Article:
Comment: I reference Surowiecki’s comment because it is my perception, also, that insurers are often made the scapegoats on health costs when more attention deserves to be focused on practitioners. No one much likes to think that one’s provider’s economic interests is a major player in clinical decisions and thus health care costs. The findings of Wennberg and others tell us we should. We certainly don’t like to think it is our doctors. I saw an ophthalmologist recently for a second opinion regarding an eye issues related to an old basketball injury. She recommended a surgery. I said I knew that the Institute of Medicines has said some 50% of what we do is waste and much of that harmful. In which category is your recommendation, I asked her. How to win friends.


Chiropractor Hamm elected co-chair of powerful AMA payment committee   

Anthony Hamm, DC, president of American Chiropractic Association’s Council of Delegates, was recently elected co-chair of the American Medical Association’s (AMA) Health Care Professionals Advisory Committee Review Board (HCPAC). According to a release from the American Chiropractic Association, Hamm is the first doctor of chiropractic to be elected to the position. As HCPAC co-chair, Hamm will also serve on the AMA/Specialty Society Relative Value Scale Update Committee (RUC). The HCPAC develops recommendations on relative values for new and revised CPT codes for non-MD/DO services. The RUC makes annual recommendations on relative values regarding to the Centers for Medicare and Medicaid Services (CMS), 90% of which are adopted. The RUC also performs broad reviews every five years of the Resource-Based Relative Value Scale (RBRVS), which determines Medicare provider reimbursement. Hamm’s two-year term begins in September. Hamm brings a long policy and teaching background relative to coding to his new position. According to the release, the ACA “strongly supported Dr. Hamm’s nomination to this position given his clinical and socioeconomic experience and expertise in making appropriate recommendations for CPT codes across specialties.”  ACA President Rick McMichael, DC added: “This historic event is consistent with the ACA’s commitment to the delivery of high quality the heads-up on this news.)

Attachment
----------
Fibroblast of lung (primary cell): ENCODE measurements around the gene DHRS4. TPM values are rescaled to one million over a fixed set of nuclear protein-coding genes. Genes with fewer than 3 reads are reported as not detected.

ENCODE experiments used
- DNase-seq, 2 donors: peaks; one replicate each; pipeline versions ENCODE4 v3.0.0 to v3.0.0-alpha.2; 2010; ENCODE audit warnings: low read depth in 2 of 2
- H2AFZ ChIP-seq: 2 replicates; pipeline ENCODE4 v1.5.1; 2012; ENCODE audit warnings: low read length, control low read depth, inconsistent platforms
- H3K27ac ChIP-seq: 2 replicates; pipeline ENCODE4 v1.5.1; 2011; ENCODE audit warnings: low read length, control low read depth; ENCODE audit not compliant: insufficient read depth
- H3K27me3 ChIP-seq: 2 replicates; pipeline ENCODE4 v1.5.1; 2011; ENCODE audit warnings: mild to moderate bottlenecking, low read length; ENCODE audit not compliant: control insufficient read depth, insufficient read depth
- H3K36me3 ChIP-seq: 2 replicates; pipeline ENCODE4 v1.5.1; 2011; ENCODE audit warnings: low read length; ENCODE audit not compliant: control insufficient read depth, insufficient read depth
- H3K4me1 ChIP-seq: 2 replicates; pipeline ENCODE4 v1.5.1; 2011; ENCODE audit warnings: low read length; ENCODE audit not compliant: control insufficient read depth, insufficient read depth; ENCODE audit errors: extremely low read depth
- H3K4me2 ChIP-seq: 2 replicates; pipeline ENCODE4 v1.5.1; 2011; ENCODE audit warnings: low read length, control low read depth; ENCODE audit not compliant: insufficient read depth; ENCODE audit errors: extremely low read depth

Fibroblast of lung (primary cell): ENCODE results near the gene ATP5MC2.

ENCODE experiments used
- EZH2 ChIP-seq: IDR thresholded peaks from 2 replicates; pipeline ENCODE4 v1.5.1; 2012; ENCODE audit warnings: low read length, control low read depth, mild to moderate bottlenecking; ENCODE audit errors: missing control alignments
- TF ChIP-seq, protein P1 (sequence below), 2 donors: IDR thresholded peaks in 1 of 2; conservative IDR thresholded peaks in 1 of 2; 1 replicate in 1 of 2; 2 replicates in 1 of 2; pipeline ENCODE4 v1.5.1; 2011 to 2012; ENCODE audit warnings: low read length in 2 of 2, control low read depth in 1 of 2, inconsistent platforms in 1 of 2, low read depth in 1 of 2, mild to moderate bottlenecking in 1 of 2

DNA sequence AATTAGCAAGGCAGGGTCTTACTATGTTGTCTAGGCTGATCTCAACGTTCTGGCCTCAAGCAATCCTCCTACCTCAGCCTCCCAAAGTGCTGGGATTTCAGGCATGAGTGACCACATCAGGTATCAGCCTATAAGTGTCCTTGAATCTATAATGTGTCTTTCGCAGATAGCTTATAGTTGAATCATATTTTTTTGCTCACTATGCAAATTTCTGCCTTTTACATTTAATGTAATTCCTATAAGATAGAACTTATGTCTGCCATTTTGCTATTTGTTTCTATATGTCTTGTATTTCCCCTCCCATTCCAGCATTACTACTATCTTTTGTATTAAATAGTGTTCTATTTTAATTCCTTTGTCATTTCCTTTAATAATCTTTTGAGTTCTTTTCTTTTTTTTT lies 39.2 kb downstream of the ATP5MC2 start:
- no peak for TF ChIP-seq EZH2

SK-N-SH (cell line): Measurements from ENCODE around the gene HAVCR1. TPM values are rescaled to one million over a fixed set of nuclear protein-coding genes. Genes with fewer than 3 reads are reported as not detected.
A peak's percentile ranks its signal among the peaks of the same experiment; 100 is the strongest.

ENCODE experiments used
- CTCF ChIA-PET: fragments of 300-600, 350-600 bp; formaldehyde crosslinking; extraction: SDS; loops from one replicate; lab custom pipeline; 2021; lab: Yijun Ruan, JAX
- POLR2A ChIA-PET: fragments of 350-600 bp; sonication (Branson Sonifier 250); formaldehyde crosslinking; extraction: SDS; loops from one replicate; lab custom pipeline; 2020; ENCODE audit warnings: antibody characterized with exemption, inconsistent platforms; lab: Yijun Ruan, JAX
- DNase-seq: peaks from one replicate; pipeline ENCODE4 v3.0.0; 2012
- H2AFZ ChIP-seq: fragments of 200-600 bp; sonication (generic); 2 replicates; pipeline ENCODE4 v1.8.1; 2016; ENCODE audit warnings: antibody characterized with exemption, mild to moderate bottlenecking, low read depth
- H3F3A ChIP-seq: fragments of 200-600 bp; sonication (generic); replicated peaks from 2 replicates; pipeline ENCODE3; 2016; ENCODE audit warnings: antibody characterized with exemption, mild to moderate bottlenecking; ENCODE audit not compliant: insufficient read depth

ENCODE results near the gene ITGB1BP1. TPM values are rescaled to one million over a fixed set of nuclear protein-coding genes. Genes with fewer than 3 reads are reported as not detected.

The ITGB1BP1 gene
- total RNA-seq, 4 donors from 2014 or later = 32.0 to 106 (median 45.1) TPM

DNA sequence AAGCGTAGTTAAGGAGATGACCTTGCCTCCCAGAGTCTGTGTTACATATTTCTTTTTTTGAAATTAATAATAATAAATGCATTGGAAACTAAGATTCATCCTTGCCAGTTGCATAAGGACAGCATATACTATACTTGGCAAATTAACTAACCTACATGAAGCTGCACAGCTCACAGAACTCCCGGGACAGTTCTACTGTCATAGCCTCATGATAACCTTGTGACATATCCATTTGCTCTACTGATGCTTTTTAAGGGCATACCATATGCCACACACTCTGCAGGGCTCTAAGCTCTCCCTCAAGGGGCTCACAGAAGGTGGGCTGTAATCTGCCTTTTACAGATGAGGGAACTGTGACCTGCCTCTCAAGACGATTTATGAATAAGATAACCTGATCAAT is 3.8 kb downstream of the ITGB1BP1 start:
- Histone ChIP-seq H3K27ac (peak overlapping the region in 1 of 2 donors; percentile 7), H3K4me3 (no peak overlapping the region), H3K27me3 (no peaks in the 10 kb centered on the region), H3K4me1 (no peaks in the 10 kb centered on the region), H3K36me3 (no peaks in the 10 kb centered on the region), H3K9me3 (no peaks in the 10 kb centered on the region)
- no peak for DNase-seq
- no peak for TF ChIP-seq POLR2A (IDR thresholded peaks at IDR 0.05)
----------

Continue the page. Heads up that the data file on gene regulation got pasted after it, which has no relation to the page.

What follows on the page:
Comment: Since my exploration of the value of the CPT to the AMA last year, which also touched on the powerful RUC, I had been surprised that no one has mounted an anti-trust case against the AMA’s guild control of payment. (See The AMA’s $70-Million Taxation without Representation: Is it Time for a “CPT Party” Revolt?). Hamm’s elevation may be viewed as an interesting chess move.